I have a twenty year old daughter and a five year old daughter. I will help them both in any way I can, but I know better than to get too involved in certain situations involving my oldest. There have been days though, I’ve been tempted to…very tempted. She handles herself well but sometimes she’s too passive for my liking. Still, it’s her life. She has to learn from some mistakes because she won’t let me do it for her.

I still remember giving a certain bully a talking to back when my oldest was in third grade. Maybe I should have let her deal with it herself but I think it worked out for the best.

Depends on the problem and the severity. Something that appears to be minor teasing, I’m not reacting to at all other than to let them know they can’t expect everyone to be nice to them all the time. Moderate teasing - we get to the advice and guidance level. When my daughter came home for the second time - once without a hat because it had gotten “stolen” on the bus, the other time with a torn hat because it got “stolen” on the bus - both backed up by her brother - I went to the principal with “I’m only here because you have a zero tolerance on bullying and I want you to know this is happening.”

If they were to get physically hurt or the name calling was beyond “teasing,” - I’d be in the office that day sitting in the principal’s office and demanding action.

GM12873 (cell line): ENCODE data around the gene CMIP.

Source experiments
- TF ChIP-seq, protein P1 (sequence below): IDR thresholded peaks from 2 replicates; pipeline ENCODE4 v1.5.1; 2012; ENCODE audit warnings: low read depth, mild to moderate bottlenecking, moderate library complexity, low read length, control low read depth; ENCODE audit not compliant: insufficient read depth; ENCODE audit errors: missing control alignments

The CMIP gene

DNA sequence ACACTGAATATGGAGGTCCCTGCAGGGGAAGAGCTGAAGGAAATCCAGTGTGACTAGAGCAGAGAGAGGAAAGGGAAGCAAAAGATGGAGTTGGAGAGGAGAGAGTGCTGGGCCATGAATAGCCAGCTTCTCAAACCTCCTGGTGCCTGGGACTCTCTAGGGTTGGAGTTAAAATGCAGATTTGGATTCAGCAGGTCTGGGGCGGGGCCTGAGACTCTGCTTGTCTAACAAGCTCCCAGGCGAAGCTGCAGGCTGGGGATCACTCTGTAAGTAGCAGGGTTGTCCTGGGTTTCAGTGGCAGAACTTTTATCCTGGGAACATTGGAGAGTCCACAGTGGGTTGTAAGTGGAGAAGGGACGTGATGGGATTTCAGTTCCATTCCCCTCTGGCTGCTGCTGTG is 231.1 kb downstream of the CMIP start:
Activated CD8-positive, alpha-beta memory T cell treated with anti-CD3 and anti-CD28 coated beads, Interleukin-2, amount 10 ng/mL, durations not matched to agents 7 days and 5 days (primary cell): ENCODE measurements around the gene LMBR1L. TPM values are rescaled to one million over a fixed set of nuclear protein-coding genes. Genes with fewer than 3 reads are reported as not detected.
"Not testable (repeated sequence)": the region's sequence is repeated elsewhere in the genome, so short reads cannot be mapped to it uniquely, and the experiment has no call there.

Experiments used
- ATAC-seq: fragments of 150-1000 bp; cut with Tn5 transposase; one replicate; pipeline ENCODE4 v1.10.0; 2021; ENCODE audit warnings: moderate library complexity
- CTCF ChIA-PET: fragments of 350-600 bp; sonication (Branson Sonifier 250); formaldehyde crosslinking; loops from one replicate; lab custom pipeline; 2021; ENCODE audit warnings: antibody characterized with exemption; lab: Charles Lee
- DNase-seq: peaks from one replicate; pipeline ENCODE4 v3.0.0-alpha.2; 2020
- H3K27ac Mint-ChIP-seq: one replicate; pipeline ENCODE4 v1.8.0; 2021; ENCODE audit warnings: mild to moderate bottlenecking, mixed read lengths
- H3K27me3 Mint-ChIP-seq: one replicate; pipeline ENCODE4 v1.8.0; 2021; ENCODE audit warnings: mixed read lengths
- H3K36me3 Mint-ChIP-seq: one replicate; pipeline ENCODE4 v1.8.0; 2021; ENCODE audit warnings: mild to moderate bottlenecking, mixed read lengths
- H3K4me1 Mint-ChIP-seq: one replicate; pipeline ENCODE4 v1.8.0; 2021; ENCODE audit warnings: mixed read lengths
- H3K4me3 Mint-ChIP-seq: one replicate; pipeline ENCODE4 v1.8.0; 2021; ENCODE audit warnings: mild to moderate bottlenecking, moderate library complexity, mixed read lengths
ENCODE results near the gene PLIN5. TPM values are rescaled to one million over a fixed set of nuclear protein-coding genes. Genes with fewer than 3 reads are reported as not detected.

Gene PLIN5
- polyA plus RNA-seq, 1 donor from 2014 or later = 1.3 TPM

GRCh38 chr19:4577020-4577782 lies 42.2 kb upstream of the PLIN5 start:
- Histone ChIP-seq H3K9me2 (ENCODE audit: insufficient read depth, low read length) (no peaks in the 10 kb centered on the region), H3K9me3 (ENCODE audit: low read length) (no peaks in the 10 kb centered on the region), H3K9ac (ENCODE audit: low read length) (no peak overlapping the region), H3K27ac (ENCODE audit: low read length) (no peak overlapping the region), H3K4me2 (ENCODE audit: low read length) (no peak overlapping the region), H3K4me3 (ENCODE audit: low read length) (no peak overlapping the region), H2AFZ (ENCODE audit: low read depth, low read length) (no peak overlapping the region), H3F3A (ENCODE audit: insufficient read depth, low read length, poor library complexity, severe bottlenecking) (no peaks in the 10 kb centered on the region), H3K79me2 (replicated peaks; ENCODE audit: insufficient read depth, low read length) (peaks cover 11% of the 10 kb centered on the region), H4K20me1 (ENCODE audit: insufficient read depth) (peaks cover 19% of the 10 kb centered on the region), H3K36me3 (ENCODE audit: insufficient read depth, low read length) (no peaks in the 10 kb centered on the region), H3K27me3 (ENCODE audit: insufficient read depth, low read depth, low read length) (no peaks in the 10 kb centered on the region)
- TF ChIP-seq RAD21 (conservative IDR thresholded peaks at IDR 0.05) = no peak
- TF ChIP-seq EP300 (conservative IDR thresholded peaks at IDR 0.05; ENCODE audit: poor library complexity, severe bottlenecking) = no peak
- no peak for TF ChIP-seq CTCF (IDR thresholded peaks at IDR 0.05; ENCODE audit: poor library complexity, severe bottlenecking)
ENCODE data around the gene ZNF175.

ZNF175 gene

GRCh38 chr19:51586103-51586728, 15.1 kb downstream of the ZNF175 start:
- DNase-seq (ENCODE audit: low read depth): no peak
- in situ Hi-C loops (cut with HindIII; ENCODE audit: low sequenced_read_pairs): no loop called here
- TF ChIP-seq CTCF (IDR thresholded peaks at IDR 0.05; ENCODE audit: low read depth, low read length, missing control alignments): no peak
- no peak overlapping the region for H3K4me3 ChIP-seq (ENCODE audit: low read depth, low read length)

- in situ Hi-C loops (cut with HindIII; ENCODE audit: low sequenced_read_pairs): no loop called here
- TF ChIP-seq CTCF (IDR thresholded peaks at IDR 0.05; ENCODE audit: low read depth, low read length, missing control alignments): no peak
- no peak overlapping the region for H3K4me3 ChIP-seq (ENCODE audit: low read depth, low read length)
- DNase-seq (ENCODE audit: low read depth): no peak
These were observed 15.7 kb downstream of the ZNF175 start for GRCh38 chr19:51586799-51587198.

If its them - we help work out a solution but don’t fix it. My daughter’s been having homework problems - she does it - IF she remembers to bring it home - does fine on it - but then forgets to turn it in. So we’ve helped her develop a plan to fix it, but implementing the plan becomes her responsibility - fewer and fewer reminders over time.

As a parent whose sons have fled the nest, I can only say what I did.

I would listen, give advice, and rarely I would get directly involved. Sometimes a problem can be beyond the child’s ability to solve; however, they learn best by solving those that are within their skill/maturity set. I just tried to make sure they couldn’t hurt themselves too much.

Now that they are in their 30’s, I only give the various possible solutions to a problem if asked, and reluctantly give my advice when asked. We all get along great!

True, but on the other hand…I went through HELL as a teen (a deaf fat lesbian in a very snotty suburb) and I had a ton of issues. My parents did what they could…and I appreciate that, BUT they also sometimes made me feel like I was one of those delibrate druggie/ delibratly gets in trouble kids. At least from the distance of years, they have realized that it wasn’t really me causing the problems, but rather the hellhole of this enviroment that I was reacting to.
Wish I could go back and fix those problems.

I believe it depends on the situation. As children get older (beyond preschool) it is important that you teach them how to deal with problems on their own. I have always tried to encourage my son (now 14) to come and seek my advice about problems he is having, and then try to give him solutions that he can execute on his own. We have been fortunate that he hasn’t found himself in any major difficulties.

(There’s an echo in here) It really depends upon the situation. I tried to teach my kids how to handle things, but sometimes a kid is really in over his head and you have to step in.

I put “help any way I can” because the ‘do nothing’ scenario is sometimes the best help.